Manners, Ian (2002) ‘Normative Power Europe: A Contradiction in Terms?,’ Journal of Common Market Studies, 40(2), pp. 235-258.

Mearsheimer, John (2019) ‘Bound to Fail: The Rise and Fall of the Liberal International Order,’ International Security, 43(4), pp. 7-50.

Park, Susan (2014) ‘Socialisation and the Liberal Order,’ International Politics, 51(3), pp. 334-349.

Simmons, Beth A. (2013) ‘International Law,’ in Walter Carlsnaes, Thomas Risse, and Beth A. Simmons (eds.) Handbook of International Relations, Second Edition, London: SAGE Publications, pp. 352-378.

Tang, Shiping (2018) ‘China and the Future International Order(s),’ Ethics & International Affairs, 32(1), pp. 31-43.

Tocci, Nathalie (2007) ‘Profiling Normative Foreign Policy: The European Union and Its Global Partners,’ CEPS Working Document No. 279, December, Centre for European Policy Studies, Brussels,

Tudoroiu, Theodor (2022) China’s Globalization from Below: Chinese Entrepreneurial Migrants and the Belt and Road Initiative, Abingdon, Oxon: Routledge.

Tudoroiu, Theodor, with Amanda R. Ramlogan (2021) China’s International Socialization of Political Elites in the Belt and Road Initiative, Abingdon, Oxon: Routledge.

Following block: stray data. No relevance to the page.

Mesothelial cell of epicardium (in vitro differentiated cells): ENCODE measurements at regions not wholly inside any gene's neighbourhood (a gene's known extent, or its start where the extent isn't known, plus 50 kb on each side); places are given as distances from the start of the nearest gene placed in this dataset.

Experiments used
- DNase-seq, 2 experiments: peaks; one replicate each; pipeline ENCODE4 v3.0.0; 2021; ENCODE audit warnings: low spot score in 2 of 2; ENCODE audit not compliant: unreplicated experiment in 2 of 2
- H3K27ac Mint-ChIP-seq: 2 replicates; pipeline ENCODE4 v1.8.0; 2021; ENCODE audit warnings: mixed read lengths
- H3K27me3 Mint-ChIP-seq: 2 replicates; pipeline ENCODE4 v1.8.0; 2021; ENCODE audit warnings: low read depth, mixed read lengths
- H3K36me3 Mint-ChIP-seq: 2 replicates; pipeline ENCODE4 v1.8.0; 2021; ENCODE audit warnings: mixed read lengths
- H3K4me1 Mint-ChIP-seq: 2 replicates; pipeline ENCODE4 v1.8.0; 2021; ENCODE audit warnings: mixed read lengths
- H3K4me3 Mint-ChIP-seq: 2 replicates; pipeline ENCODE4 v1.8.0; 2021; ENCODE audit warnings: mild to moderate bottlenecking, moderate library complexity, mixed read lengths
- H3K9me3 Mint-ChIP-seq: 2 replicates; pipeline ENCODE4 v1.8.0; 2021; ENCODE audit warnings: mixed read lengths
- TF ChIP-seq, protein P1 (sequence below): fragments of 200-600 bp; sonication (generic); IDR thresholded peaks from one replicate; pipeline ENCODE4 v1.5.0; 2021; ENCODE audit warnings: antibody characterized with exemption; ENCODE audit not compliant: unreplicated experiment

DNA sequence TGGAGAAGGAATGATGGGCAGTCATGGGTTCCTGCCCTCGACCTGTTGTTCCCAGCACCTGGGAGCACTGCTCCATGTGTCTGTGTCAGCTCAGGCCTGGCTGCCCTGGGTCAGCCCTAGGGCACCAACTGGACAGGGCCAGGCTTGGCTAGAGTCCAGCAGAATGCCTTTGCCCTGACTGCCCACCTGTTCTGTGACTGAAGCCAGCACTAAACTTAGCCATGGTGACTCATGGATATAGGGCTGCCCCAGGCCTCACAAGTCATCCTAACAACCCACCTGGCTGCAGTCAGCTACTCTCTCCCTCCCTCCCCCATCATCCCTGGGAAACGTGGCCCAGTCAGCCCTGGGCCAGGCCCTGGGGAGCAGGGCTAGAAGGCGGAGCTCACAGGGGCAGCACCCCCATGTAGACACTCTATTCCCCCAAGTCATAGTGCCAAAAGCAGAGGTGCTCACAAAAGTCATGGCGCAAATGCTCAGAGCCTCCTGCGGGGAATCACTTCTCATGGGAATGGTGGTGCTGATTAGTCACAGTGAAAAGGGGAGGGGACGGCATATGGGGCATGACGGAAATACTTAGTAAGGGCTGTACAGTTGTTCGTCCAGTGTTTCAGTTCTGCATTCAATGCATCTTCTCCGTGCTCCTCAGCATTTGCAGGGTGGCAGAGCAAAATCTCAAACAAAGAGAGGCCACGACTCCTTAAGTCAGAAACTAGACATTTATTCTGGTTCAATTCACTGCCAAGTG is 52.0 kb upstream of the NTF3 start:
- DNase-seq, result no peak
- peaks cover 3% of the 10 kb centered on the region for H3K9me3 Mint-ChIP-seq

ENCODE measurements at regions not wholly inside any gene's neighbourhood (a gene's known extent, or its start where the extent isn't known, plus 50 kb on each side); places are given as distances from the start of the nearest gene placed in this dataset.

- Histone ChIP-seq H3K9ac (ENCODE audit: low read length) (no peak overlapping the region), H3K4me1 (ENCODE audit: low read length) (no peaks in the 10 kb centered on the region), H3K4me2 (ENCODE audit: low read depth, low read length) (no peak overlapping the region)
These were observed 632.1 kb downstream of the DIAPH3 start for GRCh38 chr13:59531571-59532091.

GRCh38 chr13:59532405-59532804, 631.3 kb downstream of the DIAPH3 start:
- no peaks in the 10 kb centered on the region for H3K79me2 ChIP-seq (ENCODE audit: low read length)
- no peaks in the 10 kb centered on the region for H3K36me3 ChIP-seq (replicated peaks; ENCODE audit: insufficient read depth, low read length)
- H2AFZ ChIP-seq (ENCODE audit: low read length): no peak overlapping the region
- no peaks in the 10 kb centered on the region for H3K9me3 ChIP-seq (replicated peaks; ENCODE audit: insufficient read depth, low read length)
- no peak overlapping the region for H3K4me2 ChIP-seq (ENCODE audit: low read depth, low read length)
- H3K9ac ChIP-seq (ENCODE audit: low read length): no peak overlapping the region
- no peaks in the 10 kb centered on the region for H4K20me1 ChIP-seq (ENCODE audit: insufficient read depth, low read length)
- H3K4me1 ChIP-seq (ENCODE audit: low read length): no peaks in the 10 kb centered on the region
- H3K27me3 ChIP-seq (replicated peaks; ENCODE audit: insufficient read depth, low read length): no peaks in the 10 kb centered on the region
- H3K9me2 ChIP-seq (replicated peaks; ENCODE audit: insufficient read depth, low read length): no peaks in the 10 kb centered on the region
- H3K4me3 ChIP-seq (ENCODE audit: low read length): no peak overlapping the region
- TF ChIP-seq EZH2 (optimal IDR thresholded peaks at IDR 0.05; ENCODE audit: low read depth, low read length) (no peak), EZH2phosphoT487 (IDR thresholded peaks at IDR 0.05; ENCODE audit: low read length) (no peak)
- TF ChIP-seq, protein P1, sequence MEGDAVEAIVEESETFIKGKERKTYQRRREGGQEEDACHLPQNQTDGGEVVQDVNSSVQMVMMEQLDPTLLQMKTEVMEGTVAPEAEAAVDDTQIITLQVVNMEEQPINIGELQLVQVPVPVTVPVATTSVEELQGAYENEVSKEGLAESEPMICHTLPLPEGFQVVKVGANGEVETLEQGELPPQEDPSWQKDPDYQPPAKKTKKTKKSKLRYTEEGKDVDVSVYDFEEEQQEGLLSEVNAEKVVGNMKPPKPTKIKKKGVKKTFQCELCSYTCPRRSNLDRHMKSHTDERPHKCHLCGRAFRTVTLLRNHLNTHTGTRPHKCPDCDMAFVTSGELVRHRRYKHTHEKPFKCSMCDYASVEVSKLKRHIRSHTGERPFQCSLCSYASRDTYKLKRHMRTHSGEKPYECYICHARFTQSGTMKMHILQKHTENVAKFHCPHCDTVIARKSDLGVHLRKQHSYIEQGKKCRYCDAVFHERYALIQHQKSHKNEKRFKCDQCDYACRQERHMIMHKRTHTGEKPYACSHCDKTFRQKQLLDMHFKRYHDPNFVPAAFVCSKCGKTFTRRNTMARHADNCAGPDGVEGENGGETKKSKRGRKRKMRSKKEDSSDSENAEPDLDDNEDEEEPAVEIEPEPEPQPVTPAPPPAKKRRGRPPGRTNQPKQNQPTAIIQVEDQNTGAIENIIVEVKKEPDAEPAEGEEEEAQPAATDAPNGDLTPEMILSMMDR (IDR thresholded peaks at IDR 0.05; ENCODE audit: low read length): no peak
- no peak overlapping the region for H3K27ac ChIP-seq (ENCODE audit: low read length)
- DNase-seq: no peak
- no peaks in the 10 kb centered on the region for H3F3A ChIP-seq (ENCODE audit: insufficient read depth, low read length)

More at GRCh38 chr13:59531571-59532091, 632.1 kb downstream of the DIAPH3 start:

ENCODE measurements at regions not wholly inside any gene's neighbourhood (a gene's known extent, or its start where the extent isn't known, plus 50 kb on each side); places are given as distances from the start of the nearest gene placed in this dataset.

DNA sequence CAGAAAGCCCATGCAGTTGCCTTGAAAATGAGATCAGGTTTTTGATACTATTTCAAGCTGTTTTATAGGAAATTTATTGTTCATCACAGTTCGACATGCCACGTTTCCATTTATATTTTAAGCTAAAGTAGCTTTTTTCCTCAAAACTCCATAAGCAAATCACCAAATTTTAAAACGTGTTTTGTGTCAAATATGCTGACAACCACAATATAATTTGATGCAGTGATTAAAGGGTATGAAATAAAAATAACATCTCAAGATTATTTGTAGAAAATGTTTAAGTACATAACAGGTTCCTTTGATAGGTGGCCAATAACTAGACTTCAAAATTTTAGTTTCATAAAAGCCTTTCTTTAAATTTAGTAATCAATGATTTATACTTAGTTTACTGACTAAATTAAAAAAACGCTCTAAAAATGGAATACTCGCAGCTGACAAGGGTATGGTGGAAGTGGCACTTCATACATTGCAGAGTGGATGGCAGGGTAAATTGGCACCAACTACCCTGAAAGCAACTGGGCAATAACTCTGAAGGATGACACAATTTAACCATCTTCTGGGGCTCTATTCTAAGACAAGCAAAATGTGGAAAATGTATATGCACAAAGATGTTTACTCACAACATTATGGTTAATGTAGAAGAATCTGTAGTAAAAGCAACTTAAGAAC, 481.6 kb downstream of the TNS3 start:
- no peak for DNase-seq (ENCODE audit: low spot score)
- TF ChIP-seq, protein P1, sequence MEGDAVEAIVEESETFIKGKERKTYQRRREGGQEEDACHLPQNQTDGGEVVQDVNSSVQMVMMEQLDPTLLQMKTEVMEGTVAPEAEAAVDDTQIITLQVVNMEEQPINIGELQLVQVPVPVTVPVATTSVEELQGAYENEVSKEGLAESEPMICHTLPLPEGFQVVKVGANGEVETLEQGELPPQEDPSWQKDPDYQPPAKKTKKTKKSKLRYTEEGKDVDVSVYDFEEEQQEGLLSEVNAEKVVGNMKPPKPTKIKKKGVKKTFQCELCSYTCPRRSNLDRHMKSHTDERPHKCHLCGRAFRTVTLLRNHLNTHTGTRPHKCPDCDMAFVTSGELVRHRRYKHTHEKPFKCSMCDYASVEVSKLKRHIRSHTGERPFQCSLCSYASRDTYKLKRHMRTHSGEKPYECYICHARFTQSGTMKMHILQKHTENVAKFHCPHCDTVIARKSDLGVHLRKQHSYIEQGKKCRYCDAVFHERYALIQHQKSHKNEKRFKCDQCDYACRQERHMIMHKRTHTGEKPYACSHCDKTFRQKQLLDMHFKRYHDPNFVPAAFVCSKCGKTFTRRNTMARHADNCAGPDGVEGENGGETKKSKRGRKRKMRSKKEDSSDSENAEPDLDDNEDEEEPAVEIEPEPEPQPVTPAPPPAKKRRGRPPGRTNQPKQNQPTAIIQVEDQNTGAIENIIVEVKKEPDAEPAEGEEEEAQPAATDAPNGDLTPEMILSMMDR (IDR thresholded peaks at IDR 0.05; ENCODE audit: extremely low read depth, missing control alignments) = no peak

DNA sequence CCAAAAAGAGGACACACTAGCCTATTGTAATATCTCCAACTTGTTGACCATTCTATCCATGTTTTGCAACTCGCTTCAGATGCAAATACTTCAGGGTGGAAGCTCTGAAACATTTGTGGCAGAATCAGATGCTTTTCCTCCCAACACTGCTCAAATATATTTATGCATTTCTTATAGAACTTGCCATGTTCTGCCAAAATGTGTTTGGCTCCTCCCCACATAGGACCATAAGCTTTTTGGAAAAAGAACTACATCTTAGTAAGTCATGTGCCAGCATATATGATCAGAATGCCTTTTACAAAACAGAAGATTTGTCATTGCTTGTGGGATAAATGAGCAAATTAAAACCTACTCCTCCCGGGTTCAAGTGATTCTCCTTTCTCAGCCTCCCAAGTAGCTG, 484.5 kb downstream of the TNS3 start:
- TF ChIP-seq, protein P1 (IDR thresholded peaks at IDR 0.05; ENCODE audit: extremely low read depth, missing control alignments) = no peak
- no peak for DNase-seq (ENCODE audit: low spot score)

Vangeli, Anastas (2018) ‘The Normative Foundations of the Belt and Road Initiative,’ in Wenhua Shan, Kimmo Nuotio, and Kangle Zhang (eds.) Normative Readings of the Belt and Road Initiative: Road to New Paradigms, Cham, Switzerland: Springer, pp. 59-83.

Wendt, Alexander (1999/2003) Social Theory of International Politics, New York, NY: Cambridge University Press.

Wu, Xinbo (2018) ‘China in Search of a Liberal Partnership International Order,’ International Affairs, 94(5), pp. 995-1018.

Zhang, Feng (2015) Chinese Hegemony: Grand Strategy and International Institutions in East Asian History, Stanford, California: Stanford University Press.